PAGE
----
16.
American Academy of Ophthalmology, Botulinum toxin therapy of eye muscle disorders: safety and effectiveness. Ophthalmology. 1989;51767- 772
17.
Marsden  C Blepharospasm-oromandibular dystonia syndrome (Brueghel's syndrome). J Neurol Neurosurg Psychiatry. 1976;391204- 1209Article
18.
Jankovic  J Drug-induced and other orofacial-cervical dyskinesias. Ann Intern Med. 1981;94788- 793Article
19.
Mauriello  JA  JrAbdelsalam  A Modified levator aponeurotic advancement with delayed postoperative office revision. Ophthal Plast Reconstr Surg. 1998;14266- 270Article
20.
Frueh  BRCallahan  ADortzbach  RK  et al.  The effects of differential section of the VIITH nerve on patients with intractable blepharospasm. Trans Am Acad Ophthalmol Otolaryngol. 1976;81 ((pt 1)) OP595- OP602
21.
Jordan  DRAnderson  RIDigre  KB Apraxia of lid opening in blepharospasm. Ophthalmic Surg. 1990;21331- 334
Original Article
June 1999

Long-term Enhancement of Botulinum Toxin Injections by Upper-Eyelid Surgery in 14 Patients With Facial Dyskinesias

Author Affiliations

From the Department of Ophthalmology, University of Medicine and Dentistry, New Jersey Medical School, Newark.

Arch Otolaryngol Head Neck Surg. 1999;125(6):627-631. doi:10.1001/archotol.125.6.627
Abstract

Objectives  To determine the effects of upper-eyelid surgery (limited myectomy, blepharoplasty, and levator aponeurotic advancement) on patients who demonstrated a suboptimal response or residual heaviness of the upper eyelids after botulinum toxin eyelid injections for facial dyskinesia.

Design  Retrospective study.

Subjects  Charts of 358 patients with a diagnosis of benign essential blepharospasm, Meige syndrome (with eyelid involvement), and hemifacial spasm were reviewed.

Methods  Data were retrospectively analyzed and included subjective and objective responses about botulinum toxin injections (number and duration of effect of injections before and after eyelid surgery).

Results  Of 358 patients with facial dyskinesias, 14 (3.91%) underwent upper-eyelid limited myectomy with or without upper-lid blepharoplasty (n=5), upper-lid blepharoplasty alone (n=6), or levator advancement with or without blepharoplasty (n=3). Mean subjective improvement was 68.75% after limited myectomy combined with blepharoplasty and 58.33% after levator and/or blepharoplasty surgery. Average duration of effect of injections increased from 122.1 days in the patients prior to undergoing eyelid surgery to 210.5 days after surgery.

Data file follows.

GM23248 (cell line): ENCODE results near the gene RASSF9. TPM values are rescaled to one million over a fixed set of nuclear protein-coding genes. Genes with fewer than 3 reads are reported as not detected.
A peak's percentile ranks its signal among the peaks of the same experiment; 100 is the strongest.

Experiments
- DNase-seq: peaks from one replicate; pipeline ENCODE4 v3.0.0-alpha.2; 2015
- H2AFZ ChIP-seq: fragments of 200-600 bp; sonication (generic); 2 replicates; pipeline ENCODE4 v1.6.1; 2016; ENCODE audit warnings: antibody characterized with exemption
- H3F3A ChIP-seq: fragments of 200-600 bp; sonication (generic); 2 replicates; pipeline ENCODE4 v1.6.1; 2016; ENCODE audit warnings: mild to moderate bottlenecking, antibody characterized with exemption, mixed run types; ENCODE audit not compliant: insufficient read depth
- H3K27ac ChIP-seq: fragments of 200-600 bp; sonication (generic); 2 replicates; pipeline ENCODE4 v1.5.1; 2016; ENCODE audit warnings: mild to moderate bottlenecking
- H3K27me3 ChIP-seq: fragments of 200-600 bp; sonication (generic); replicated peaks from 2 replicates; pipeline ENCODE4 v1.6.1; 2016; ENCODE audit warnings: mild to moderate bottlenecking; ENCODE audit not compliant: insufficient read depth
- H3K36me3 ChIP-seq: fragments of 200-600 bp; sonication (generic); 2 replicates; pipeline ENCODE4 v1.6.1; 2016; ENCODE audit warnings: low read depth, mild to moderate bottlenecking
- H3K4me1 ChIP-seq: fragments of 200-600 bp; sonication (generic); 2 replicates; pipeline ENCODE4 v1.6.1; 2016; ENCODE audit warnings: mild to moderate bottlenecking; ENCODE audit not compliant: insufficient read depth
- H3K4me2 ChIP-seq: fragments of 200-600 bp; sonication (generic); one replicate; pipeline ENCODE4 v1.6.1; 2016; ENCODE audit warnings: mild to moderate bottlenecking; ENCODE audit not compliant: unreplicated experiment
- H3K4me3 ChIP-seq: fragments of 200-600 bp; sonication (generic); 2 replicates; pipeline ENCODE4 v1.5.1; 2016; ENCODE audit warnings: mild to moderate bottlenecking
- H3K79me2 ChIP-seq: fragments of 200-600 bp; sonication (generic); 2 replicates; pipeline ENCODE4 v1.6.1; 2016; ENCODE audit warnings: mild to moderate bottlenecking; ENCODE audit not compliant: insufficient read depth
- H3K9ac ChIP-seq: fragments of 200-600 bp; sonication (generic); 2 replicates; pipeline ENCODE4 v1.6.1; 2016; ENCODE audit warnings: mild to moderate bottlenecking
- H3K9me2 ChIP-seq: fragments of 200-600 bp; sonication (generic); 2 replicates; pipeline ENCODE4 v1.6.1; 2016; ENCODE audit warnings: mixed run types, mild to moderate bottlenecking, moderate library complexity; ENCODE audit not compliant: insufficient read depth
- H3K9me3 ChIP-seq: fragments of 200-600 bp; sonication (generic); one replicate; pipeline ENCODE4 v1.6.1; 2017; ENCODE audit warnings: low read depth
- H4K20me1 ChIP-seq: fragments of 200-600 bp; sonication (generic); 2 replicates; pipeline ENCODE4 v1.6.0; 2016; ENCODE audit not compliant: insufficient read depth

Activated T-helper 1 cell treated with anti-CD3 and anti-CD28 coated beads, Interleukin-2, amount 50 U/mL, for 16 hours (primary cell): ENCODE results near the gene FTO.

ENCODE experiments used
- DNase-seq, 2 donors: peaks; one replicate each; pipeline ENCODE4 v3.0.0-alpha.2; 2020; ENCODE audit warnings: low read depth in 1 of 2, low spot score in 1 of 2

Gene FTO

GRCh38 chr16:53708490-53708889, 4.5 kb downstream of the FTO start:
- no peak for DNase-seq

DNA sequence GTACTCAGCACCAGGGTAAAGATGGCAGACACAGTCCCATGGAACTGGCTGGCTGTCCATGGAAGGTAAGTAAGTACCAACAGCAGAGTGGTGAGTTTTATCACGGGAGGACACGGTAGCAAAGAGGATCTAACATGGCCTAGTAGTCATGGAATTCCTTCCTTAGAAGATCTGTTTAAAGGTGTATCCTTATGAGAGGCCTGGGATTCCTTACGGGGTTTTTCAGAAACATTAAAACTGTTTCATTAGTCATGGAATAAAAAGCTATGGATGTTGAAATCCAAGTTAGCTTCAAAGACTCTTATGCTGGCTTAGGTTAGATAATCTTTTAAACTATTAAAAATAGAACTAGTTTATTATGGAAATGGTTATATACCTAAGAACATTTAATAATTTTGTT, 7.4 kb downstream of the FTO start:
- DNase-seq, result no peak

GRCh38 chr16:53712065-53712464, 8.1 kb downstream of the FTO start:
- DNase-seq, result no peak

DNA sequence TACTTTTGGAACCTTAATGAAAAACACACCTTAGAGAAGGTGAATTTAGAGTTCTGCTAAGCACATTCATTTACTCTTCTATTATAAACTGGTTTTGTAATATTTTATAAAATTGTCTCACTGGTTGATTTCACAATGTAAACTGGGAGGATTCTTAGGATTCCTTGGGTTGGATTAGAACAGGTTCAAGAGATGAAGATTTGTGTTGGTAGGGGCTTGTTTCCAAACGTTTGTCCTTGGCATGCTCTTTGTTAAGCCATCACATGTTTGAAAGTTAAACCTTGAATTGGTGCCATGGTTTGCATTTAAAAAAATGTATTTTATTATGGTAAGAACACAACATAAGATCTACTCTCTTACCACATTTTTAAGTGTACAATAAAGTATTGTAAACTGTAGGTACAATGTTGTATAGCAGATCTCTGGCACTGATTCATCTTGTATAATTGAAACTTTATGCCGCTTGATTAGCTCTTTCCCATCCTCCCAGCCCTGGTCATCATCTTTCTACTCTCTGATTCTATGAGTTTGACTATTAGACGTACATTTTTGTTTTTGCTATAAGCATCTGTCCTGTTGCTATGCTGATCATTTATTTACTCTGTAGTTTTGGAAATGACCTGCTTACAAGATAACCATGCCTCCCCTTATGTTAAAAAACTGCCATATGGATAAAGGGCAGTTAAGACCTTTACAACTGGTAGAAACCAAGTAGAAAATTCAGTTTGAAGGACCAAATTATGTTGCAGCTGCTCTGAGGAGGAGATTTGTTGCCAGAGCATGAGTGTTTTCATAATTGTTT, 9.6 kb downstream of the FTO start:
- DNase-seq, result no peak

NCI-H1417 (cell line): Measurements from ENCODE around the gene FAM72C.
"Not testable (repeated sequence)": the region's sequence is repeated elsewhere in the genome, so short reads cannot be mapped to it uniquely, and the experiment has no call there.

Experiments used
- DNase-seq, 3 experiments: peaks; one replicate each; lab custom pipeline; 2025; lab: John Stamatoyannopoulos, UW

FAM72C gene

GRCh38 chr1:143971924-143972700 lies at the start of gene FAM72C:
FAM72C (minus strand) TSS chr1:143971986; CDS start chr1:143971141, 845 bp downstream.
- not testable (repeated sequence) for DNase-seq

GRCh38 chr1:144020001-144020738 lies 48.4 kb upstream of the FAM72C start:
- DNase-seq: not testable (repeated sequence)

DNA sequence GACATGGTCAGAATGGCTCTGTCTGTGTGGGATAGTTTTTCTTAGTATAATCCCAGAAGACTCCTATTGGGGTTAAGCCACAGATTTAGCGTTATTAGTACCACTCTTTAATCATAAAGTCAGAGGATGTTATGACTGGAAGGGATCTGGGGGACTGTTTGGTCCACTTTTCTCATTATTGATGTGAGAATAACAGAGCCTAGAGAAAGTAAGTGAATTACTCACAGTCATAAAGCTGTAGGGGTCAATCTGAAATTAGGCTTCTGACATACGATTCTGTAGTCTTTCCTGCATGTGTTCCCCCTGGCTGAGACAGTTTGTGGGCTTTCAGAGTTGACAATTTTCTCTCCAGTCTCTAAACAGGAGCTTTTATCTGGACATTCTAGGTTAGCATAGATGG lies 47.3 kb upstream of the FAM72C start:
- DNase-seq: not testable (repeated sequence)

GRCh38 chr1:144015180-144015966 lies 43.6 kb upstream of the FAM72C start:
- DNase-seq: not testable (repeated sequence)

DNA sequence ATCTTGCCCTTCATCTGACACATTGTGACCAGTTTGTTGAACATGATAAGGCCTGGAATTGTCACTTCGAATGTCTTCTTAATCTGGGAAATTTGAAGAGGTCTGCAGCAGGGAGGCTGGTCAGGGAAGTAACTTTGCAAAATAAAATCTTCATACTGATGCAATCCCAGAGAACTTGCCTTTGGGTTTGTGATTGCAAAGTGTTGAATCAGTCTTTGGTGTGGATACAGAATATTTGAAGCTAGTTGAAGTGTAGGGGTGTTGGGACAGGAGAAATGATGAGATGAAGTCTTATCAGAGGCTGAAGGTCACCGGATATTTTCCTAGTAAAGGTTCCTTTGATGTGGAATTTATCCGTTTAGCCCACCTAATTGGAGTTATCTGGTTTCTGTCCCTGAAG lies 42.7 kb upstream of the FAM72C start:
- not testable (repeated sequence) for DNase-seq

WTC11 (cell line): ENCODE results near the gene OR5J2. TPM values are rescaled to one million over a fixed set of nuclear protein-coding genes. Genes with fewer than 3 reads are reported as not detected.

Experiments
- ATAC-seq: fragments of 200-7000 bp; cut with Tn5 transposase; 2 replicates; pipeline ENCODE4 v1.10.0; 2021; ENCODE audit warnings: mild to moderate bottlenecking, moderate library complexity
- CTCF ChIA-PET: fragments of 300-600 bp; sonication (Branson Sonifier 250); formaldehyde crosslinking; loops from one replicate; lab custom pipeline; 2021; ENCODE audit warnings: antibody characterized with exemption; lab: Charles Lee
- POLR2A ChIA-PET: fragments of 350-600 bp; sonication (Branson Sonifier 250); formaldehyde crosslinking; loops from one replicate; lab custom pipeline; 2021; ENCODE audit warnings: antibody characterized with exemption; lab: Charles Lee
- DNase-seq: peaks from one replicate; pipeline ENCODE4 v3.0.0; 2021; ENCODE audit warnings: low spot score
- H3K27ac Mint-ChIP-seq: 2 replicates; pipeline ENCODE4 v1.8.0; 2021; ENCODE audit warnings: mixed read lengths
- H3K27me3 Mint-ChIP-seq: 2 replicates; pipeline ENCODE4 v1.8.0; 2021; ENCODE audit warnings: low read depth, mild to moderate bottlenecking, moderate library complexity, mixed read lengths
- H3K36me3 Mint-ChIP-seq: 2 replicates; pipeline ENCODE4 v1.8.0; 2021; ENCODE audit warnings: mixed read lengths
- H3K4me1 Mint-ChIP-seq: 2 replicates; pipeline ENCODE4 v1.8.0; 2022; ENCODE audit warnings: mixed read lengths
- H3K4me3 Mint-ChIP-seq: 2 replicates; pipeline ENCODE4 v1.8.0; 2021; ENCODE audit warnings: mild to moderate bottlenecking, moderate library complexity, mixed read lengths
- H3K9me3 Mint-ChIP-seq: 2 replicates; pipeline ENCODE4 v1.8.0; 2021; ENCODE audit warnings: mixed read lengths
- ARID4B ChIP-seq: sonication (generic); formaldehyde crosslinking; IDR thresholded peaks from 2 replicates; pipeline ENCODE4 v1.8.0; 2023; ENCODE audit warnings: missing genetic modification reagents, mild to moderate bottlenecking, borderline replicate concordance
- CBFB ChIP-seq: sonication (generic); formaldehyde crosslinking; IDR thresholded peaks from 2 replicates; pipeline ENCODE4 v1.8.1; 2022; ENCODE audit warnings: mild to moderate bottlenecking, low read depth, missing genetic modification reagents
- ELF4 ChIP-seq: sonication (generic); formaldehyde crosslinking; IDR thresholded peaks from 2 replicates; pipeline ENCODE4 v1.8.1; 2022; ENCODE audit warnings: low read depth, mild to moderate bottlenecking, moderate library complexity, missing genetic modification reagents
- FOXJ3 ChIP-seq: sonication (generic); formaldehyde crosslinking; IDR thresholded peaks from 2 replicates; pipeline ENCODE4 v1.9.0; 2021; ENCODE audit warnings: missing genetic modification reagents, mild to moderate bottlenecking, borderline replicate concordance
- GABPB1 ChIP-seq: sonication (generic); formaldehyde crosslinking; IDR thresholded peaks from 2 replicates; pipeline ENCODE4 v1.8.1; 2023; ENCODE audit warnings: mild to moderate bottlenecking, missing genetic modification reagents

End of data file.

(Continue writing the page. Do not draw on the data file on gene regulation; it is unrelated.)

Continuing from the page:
Conclusions  Upper-eyelid surgery, including limited myectomy, enhanced the effect of the botulinum toxin in this small group of patients. Patients with a suboptimal response to injections in terms or moderate to marked dermatochalasis with subjective heaviness of the eyelids, upper-eyelid blepharoplasty, and/or limited myectomy should be considered.

BOTULINUM TOXIN injections are the treatment of choice for essential blepharospasm, Meige syndrome (eyelid, facial, and laryngeal-cervical dystonia), and hemifacial spasm.121

Patients who fail to respond adequately to botulinum toxin injections may opt for systemic pharmacological5,6 or surgical treatment.14 Surgical alternatives include "full" myectomy or eyelid protractor excision (extirpation of the palpebral and orbital orbicularis muscle and procerus and corrugator supracilii muscles combined with browplasty), limited myectomy (orbicularis muscle extirpation without brow surgery), or selective seventh-nerve ablation.20 Full myectomy and seventh-nerve ablation may obviate the need for repeat botulinum toxin injections, while limited myectomy tends to enhance the effects of botulinum toxin injections, but repeat injections are necessary.1,3 Selective seventh-nerve ablation often results in recurrence along with the need for additional eyelid and facial surgery.2 Full myectomy may result in a cosmetic eyelid deformity.1

The effects of upper-eyelid surgery, including limited myectomy, blepharoplasty, and levator aponeurotic blepharoptosis repair, on botulinum toxin treatment for facial dyskinesias have not been studied with long-term follow-up.

During the past 14 years, 239 patients with blepharospasm and Meige syndrome and 119 patients with hemifacial spasm were evaluated and/or treated with botulinum toxin. A retrospective study of a subset of patients undergoing upper-eyelid surgery was performed on patients who received botulinum toxin injections and who demonstrated suboptimal response. Long-term follow-up data were obtained.

MATERIALS AND METHODS
PATIENTS

Charts of all patients with a diagnosis of benign essential blepharospasm, Meige syndrome, and hemifacial spasm were reviewed from the Oculoplastics Clinic of the Department of Ophthalmology of the University of Medicine and Dentistry, New Jersey Medical School, Newark, and from a private practice clinic (J.A.M.) from October 1983 through August 1997.